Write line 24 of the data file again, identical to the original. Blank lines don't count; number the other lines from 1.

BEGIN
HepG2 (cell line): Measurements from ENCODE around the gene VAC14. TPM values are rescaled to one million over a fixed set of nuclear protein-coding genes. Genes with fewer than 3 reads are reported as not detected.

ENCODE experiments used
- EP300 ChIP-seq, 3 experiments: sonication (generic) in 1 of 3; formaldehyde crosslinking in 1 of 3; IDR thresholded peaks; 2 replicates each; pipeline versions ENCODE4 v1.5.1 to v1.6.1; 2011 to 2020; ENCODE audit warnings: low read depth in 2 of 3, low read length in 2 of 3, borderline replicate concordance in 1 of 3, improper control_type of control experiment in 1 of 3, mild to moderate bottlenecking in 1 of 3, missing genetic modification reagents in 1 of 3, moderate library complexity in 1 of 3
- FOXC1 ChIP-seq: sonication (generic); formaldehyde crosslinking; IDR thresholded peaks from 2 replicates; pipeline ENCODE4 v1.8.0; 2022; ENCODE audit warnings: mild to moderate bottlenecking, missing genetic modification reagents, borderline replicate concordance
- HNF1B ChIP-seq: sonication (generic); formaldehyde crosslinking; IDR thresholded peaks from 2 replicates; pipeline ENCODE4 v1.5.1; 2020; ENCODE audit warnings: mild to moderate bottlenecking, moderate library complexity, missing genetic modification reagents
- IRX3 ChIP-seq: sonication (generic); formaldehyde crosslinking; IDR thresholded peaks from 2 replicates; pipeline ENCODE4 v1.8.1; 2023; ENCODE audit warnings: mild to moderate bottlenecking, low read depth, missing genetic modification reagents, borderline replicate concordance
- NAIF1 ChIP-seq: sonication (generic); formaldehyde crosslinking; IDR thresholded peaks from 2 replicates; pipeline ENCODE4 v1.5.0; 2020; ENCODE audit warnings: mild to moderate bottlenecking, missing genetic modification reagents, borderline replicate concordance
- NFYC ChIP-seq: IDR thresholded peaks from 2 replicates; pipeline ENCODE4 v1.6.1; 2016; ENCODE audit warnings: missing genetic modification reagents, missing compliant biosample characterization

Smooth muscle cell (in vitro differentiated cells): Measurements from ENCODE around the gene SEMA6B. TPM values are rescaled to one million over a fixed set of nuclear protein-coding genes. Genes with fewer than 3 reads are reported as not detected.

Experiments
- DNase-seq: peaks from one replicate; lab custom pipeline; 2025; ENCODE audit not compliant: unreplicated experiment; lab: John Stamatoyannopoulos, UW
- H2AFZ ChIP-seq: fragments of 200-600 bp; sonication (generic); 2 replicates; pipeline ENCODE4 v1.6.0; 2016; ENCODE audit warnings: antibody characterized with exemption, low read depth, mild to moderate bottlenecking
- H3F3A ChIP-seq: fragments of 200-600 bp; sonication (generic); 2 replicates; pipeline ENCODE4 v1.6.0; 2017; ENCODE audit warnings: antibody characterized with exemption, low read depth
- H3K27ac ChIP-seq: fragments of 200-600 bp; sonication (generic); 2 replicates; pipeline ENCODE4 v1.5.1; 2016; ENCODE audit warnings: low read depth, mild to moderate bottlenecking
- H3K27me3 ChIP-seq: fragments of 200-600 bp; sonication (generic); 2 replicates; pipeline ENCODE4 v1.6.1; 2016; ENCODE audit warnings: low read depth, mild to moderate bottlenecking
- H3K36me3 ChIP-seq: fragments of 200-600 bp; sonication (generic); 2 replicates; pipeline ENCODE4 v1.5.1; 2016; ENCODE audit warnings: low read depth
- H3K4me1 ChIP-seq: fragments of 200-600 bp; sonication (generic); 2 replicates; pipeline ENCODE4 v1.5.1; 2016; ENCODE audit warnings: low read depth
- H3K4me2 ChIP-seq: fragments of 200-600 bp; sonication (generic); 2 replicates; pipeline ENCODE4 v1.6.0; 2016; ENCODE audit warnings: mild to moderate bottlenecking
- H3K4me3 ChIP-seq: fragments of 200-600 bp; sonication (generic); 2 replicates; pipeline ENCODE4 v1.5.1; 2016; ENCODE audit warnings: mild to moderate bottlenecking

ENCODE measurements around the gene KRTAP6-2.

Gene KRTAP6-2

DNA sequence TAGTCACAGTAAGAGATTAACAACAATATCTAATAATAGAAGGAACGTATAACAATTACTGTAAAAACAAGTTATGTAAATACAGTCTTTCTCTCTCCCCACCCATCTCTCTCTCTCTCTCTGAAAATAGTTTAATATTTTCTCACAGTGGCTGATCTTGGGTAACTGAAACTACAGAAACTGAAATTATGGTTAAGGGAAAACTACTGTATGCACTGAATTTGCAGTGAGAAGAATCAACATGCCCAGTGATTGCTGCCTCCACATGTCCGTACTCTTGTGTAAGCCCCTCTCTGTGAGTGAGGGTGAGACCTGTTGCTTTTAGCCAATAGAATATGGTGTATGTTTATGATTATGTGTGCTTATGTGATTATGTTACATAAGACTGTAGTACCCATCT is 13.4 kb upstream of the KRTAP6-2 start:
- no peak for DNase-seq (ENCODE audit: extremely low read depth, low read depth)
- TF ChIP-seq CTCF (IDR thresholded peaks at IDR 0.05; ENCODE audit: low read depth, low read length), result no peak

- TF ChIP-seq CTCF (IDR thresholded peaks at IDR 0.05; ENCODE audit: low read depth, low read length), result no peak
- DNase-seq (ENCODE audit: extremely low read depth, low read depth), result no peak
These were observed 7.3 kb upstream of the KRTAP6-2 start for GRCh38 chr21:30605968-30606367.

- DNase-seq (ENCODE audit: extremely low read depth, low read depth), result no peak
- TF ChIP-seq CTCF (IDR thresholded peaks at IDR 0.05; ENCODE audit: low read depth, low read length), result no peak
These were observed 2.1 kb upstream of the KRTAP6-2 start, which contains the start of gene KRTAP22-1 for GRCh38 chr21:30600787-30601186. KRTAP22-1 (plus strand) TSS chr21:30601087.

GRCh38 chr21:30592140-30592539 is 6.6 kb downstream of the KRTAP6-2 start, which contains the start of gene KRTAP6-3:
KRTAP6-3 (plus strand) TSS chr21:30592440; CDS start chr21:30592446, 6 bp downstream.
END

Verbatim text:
- TF ChIP-seq CTCF (IDR thresholded peaks at IDR 0.05; ENCODE audit: low read depth, low read length), result no peak